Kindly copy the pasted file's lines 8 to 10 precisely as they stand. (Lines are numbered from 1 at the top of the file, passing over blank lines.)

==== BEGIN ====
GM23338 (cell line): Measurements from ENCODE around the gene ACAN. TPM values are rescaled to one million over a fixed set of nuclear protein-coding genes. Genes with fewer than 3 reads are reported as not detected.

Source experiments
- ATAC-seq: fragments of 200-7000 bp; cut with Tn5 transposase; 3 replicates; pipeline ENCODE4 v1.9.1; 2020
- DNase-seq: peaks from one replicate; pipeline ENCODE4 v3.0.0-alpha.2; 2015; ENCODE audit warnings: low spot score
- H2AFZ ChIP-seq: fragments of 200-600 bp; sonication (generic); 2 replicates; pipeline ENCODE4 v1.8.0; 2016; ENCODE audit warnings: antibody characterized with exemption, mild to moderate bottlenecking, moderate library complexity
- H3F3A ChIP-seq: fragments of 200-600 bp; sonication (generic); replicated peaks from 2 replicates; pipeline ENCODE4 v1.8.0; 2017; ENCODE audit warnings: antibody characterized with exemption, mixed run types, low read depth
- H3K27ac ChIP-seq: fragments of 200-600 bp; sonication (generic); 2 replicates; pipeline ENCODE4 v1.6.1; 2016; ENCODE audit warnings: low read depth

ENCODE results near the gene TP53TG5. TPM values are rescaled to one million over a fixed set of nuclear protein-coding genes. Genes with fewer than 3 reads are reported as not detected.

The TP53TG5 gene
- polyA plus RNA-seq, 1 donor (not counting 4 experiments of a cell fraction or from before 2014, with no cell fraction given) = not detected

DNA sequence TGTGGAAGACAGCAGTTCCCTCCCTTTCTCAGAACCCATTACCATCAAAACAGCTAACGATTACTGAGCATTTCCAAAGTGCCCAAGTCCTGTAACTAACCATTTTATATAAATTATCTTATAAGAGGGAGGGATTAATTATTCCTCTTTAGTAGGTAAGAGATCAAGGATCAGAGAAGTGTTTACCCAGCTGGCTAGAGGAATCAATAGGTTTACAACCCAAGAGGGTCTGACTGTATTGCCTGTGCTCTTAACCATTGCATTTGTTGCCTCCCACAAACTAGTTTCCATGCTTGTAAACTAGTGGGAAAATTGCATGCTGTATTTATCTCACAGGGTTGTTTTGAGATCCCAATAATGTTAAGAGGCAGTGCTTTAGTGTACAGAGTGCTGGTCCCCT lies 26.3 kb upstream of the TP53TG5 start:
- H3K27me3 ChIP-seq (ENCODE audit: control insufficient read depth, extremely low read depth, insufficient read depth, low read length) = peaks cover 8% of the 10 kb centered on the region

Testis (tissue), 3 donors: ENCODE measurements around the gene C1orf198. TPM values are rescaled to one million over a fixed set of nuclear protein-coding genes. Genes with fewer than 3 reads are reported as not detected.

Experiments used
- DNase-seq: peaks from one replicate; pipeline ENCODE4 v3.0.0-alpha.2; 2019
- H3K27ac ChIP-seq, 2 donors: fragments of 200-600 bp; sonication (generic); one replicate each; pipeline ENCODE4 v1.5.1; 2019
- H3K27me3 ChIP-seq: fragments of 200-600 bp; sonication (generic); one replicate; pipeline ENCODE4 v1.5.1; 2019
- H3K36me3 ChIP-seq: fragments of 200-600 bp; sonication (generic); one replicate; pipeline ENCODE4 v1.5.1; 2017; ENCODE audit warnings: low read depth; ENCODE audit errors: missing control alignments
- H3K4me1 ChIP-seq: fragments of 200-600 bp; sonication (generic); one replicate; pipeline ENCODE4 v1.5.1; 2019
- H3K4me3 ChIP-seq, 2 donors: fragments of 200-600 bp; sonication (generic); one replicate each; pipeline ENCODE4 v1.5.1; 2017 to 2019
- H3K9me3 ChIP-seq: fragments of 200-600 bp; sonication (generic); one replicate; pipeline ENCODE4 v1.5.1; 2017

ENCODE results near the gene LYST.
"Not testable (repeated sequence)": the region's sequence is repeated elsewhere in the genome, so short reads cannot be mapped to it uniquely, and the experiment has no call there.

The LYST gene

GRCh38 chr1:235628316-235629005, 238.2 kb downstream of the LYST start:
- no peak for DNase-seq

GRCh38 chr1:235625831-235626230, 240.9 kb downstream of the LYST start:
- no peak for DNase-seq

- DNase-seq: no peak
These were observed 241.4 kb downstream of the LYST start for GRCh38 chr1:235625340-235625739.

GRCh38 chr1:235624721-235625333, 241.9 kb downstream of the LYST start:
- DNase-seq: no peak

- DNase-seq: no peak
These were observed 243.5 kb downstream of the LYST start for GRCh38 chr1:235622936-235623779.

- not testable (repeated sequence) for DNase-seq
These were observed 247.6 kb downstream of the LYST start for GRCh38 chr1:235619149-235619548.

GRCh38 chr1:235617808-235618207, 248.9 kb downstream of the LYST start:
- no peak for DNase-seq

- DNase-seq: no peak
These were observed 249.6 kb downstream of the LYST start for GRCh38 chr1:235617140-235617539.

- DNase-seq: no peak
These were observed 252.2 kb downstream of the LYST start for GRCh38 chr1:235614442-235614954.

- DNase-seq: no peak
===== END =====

ENCODE results near the gene TP53TG5. TPM values are rescaled to one million over a fixed set of nuclear protein-coding genes. Genes with fewer than 3 reads are reported as not detected.

The TP53TG5 gene
- polyA plus RNA-seq, 1 donor (not counting 4 experiments of a cell fraction or from before 2014, with no cell fraction given) = not detected